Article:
Bordered by the Malay Peninsula, the subcontinent of India and the Southeast Asian mainland, it’s little wonder that Myanmar is now considered an iconic location for environmentalists.

Coral reefs, pristine rivers and home to nearly 90% of the region’s bird species have given Myanmar a rich and diversified environment. Environmentalists look at the nearly 40,000 Gurney’s Pitta thriving in Myanmar and compare the situation to Thailand – across the border – where numbers of this magnificent bird have become marginal.

Although Myanmar’s militarist regime has been heavily criticised, it has brought some unintended protection to its environment. Without the extreme development experienced by some of its neighbors, Myanmar has been spared some of the environmental damage brought about by rapid change.

Now with a more open political environment, investors are eager to take advantage of numerous natural attractions and resources. Critics worry that Myanmar’s weak conservation laws and the need for overseas investment will leave it open to environmental damage beyond its ability to cope.

Years of military rule have left Myamar isolated in the international community but the military’s grip is lessening, and reforms instituted by Thien Sien – Myanmar’s president – offer some hope for the future. Pro-democratic candidates have been allowed to stand for parliament and overseas companies are beginning to consider Myanmar as an investment option.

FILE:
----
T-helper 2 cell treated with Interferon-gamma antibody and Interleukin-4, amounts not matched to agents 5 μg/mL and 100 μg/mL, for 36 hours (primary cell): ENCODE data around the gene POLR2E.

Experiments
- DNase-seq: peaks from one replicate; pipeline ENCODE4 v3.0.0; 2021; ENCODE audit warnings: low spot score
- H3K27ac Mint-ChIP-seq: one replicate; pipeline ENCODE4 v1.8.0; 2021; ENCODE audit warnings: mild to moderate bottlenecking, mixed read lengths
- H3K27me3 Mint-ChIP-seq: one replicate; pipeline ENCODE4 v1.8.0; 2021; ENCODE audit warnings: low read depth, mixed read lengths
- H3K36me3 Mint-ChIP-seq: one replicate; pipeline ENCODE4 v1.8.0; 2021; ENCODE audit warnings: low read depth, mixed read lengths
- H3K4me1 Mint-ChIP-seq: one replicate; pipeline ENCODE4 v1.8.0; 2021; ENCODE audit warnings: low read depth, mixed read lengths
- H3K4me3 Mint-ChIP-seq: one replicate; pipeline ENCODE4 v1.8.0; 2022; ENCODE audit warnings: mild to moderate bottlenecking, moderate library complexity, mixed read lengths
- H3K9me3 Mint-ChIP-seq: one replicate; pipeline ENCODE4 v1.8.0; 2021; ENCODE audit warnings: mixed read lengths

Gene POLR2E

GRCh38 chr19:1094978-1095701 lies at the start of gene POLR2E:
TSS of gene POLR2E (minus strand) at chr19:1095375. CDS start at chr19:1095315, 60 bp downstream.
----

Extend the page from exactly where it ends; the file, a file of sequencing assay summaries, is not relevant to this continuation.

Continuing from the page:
Already investors are looking at opportunities in Myanmar including tourism, property and rubber plantations. Neighbouring countries such as Malaysia and Singapore have been quick to take advantage but European and U.S. investors are prevented from establishing businesses in Myanmar because of an existing embargo, but this may be reviewed in the future.

As Myanmar becomes a more open society rapid expansion will significantly add to the potential for environmental damage. The view of the International Rivers Network, a US based think tank is that industry will move at a rate that is unsustainable for the environment; its spokesperson Pianporn Deetes maintains that environmental protections are not keeping up with development.

The New York-based Wildlife Conservation Society says that Myanmar’s abundant resources could quickly become a problem as the country develops and makes progress. Its spokesman Robert J Tizard claims the natural resources in Myanmar are huge compared to surrounding countries.